sake of a greater return on one's Social Security investment? Since 
coming to Congress I've become quite familiar with many laws, but 
probably the most important law I've learned is the law of unintended 
consequences. What may appear to have some merit in theory can prove to 
be less than meritorious when put into practice.
    My other concern with the President's proposal, as I understand it, 
is that although his proposal decreases the publicly held debt, it 
would increase the total debt, which in turn requires raising the debt 
ceiling. Let me explain, assume that we have balanced budget except for 
Social Security which has a $100 surplus. Currently, under these 
circumstances Social Security would send the surplus to the Treasury in 
exchange for special issue treasury bills, meaning that they are only 
negotiable through Social Security.
    These special issue treasury bills, which are essentially IOUs, are 
then deposited into the Social Security Trust Fund. At the end of the 
year, under this scenario, there is a $100 deficit in the unified 
budget. Under the President's proposal, $38 of the $100 surplus would 
be used for non-Social Security purposes such as Medicare, Defense and 
other so-called ``high priority'' spending programs. The remaining $62 
would be returned back to Social Security. Since Social Security does 
not need the money because it is operating at a surplus, it reverts 
back to the Treasury in exchange for $62 in T-bills. Treasury then uses 
the $62 to pay down the public debt.
    Under this scenario, the Social Security Trust Fund now has $162 in 
treasury bills, and this is where the accounting sleight-of-hand 
occurs. With a $100 surplus, Social Security has purchased itself $162 
in Treasury bills. What happens when it comes time to repay the IOUs? 
Does Social Security receive $100 or $162. As far as I know, the 
President has not specified.
    Another problem with the plan is that, in the past, Social Security 
has been self-sufficient through funding from payroll taxes. If we 
adopt the President's plan, we will now have to potentially repay the 
Social Security IOUs from general funds. Why you ask? In the scenario I 
have just laid out, when Social Security returns the $62 in exchange 
for T-bills, it receives general revenue T-bills, and not special issue 
T-bills as we have done in the past. General revenue T-bills are what 
is known as ``first order'' debt. It would be analogous to a bankruptcy 
proceeding in which all the debts are ranked according to the order in 
which creditors must be repaid. General revenues are at the top of the 
list and must be paid out of general revenue. By involving the general 
fund in Social Security, we create an opportunity for true fiscal 
irresponsibility as Congress would now no longer have to make the tough 
choices of raising payroll taxes or lowering benefits--we simply take 
on more general debt.
    Mr. Chairman, I think the President's proposal creates more 
problems than it solves, but I'm interested in hearing what our 
witnesses have to say about how we should proceed with preserving the 
solvency of Social Security.

    Mr. Oxley. The gentleman yields back. The gentleman from 
Wisconsin, Mr. Barrett.
    Mr. Barrett. Thank you, Mr. Chairman. First of all, I want 
to thank you for holding these hearings. This is actually the 
first hearing I have been to under your leadership and it has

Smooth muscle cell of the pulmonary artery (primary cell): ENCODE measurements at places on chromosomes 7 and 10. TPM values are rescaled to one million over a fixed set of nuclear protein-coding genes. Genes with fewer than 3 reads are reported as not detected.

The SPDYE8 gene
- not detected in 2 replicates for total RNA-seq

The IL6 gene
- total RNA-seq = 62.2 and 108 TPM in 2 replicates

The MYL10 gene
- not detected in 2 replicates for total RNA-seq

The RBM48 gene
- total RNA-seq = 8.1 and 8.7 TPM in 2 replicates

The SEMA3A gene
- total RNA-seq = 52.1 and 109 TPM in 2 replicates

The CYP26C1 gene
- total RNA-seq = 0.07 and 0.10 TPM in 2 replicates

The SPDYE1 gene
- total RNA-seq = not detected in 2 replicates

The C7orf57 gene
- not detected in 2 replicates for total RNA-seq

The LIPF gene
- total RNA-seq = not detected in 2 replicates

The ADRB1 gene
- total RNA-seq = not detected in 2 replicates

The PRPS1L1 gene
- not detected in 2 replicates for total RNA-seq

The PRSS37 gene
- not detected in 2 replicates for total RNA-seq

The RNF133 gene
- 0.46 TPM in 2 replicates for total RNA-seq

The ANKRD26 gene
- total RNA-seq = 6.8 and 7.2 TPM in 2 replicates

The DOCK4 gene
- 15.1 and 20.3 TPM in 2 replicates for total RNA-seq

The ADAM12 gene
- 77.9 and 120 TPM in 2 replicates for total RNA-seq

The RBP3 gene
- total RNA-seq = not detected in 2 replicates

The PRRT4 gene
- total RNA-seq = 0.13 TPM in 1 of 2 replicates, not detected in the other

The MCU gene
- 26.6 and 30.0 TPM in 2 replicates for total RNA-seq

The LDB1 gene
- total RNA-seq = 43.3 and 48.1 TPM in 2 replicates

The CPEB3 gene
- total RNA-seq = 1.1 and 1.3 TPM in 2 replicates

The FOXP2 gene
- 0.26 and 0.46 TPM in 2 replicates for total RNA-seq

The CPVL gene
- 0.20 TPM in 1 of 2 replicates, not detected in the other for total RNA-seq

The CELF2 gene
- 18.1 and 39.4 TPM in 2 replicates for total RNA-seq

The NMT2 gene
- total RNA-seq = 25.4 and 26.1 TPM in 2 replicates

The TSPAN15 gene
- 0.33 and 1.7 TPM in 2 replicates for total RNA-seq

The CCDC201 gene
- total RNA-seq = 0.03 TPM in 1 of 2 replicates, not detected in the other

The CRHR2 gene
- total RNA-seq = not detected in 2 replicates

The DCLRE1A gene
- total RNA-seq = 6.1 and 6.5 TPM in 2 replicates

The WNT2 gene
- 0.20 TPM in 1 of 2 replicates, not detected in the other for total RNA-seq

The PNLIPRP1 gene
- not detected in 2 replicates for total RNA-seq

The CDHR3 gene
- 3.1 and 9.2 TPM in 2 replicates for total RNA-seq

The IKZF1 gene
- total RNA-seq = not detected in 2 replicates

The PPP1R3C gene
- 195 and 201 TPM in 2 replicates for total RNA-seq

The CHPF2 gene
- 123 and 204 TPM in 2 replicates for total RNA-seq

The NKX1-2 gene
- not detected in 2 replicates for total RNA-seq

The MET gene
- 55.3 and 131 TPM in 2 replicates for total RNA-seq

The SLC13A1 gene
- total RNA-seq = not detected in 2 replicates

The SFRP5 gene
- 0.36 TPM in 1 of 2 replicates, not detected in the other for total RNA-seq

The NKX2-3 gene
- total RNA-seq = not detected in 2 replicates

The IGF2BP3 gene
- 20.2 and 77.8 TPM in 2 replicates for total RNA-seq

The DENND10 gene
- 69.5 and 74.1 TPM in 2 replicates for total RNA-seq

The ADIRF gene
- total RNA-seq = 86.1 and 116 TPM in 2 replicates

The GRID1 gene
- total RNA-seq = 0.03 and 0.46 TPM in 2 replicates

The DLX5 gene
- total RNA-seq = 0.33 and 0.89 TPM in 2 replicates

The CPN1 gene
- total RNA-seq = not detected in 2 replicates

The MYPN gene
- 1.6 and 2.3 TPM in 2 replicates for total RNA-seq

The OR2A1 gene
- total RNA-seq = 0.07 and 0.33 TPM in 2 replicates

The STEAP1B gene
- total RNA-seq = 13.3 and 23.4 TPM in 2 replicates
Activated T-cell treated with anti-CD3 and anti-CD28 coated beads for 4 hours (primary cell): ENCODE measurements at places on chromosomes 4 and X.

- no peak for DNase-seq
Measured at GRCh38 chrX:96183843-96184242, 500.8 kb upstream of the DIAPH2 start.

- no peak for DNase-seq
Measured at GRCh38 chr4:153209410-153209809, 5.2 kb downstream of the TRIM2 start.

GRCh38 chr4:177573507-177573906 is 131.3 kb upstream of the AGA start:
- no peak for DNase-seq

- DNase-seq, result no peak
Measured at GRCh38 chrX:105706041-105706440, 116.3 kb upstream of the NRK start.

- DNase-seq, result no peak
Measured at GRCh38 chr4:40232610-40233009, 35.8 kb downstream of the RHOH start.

been a life-long dream of mine to serve on your subcommittee. 
So, I am very pleased to be here with you today.
    I want to say that this issue is the most important 
domestic issue, obviously, that we face as a Nation. And, at 
the same time, there is no issue easier to demagogue than 
Social Security. I think everybody at this panel recognizes 
that if we are going to truly address the problems of Social 
Security, Democrats and Republicans have to hold hands together 
and jump off whatever cliff there is. I am hoping that the 
cliff is only about 2 inches high. But this is something that 
we have to deal with on a bipartisan basis.
    For that reason, I am pleased that the President has come 
forward with a proposal. I think, for a long time, both parties 
were saying ``After you,'' ``No, after you,'' ``After you,'' 
because nobody wanted to take the first step in what certainly 
could be a very hostile debate. But now we have something to 
debate, and I very much look forward to hearing the thoughtful 
comments of Mr. Greenspan because I think that he is going to 
allow us to move the debate forward. I am sure his comments, as 
well as Mr. Summers' comments, will, ultimately, lead this 
Congress to moving forward and actually addressing what I 
considered to be the most important domestic issue we face.
    I yield back my time.
    Mr. Oxley. The gentleman yields back. The gentleman from 
Arizona, Mr. Shadegg.
    Mr. Shadegg. I thank you, Mr. Chairman, and I will submit 
my full written statement for the committee, but I just merely 
want to observe that today's hearing brings me back to 4 years 
ago. I sit here as a freshman on this committee this year 
because I just joined the committee, and it reminds me of 4 
years ago when I joined the Congress and was a freshmen. Like 
today, I then sat in the front row in a committee hearing where 
our esteemed guest, Mr. Greenspan, was going to testify. That 
time, it was the budget hearing and we were all debating hotly, 
as we are today, the reform of Social Security. Then, we were 
debating the Republican majority's proposals for shrinking the 
size of government and for cutting Federal spending. That 
particular hearing was my first hearing on the Budget 
Committee.